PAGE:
- RSS makes it easy to stay in touch with customers so they know when there is new stuff they might want to buy. Because it's an opt-in subscription, they're more likely to appreciate being informed, rather than feeling spammed.
- Blogs give more room to develop knowledge about products. Look at englishcut.com which has increased Thomas Mahon's bespoke suit business tenfold in only a year or two.
- Blogs make it easier for customers to ask questions, leave comments and inform you of ways you can improve your product and services. Most online stores have feedback, but it tends to be slower, more frustrating and more demanding. I can think of six things I've changed in my product designs due to customer interaction on my blogs. It's like having an enormous global R+D lab couple with a focus group, for free.
- Well written blogs remove many of the barriers to sales by providing
qualities such as Authority, Integrity, Credibility, Familiarity,
Involvement, Social Proof, and Honesty. Brian Clark has an excellent article at Copyblogger that covers this in more depth. I'll quote him on the basics, but I recommend reading the full article (and all the others, as well. Go subscribe).
Selling with a blog is not about convincing someone to buy something that they don’t want or need. Rather, it’s about overcoming objections to buying from you.
Here’s some of the ways your blog can set the stage for the perfect buying environment:
- Authority - people respect others who are authorities on a certain subject, and are more likely to do business with them in that area.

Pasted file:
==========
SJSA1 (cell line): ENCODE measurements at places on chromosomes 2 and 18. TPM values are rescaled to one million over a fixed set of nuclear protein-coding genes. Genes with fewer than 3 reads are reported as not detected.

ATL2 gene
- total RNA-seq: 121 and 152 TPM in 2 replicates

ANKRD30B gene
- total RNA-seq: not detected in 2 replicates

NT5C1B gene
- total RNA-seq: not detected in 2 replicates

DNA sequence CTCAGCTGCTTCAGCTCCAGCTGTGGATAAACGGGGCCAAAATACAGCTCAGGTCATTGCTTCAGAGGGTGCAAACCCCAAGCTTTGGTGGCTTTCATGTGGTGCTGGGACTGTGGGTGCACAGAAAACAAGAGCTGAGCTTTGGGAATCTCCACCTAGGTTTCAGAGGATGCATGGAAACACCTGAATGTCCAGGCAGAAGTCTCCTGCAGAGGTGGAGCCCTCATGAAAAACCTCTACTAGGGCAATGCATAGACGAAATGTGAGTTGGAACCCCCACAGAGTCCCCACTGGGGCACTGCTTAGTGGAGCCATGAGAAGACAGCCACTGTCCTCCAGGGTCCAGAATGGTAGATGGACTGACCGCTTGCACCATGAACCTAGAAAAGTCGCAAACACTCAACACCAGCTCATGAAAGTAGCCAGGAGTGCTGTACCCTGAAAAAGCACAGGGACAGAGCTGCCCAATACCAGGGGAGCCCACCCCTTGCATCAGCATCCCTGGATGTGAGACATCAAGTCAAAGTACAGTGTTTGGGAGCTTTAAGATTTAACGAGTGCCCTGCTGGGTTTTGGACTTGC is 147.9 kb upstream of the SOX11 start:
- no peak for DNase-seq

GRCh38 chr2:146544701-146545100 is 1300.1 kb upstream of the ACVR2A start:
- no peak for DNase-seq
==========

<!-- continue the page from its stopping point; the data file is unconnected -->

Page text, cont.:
- Integrity - you have a forum to demonstrate your unwavering high standards.
- Credibility - your posts are specific and believable, which helps win over wavering prospects.
- Familiarity - over time, your readers will feel like they personally know you, and the decision to buy becomes easier.
- Involvement - the interactive nature of blogs allows readers to participate and feel a sense of ownership which can be crucial to expanding the relationship.
- Social Proof - comments to your posts and feed subscriber levels allow visitors to see others are reading, so maybe they should be too.
- Honesty - this is the most crucial aspect of successful selling, and a blog allows you to demonstrate it.
- I think of TypePad much more as a content management tool than as a journaling tool. I frequently update older entries, post things with older dates or schedule them for the future, etc. I find my TypePad blog to be much, much easier to maintain than my old static website (which I designed with maintenance in mind). If a TypePad store template separated elements of store items so that they could be easily changed, it would make some aspects of maintaining a store much easier. For instance, if I could easily paste a PayPal button into it's own field in the compose template, and change it at anytime without having to worry about messing up the code, that would be a significant improvement over using Dreamweaver.
I'm quite certain I'm missing some things here. Anyone else want to weigh in with thoughts, links, etc?
I'll add/expand to this as time permits.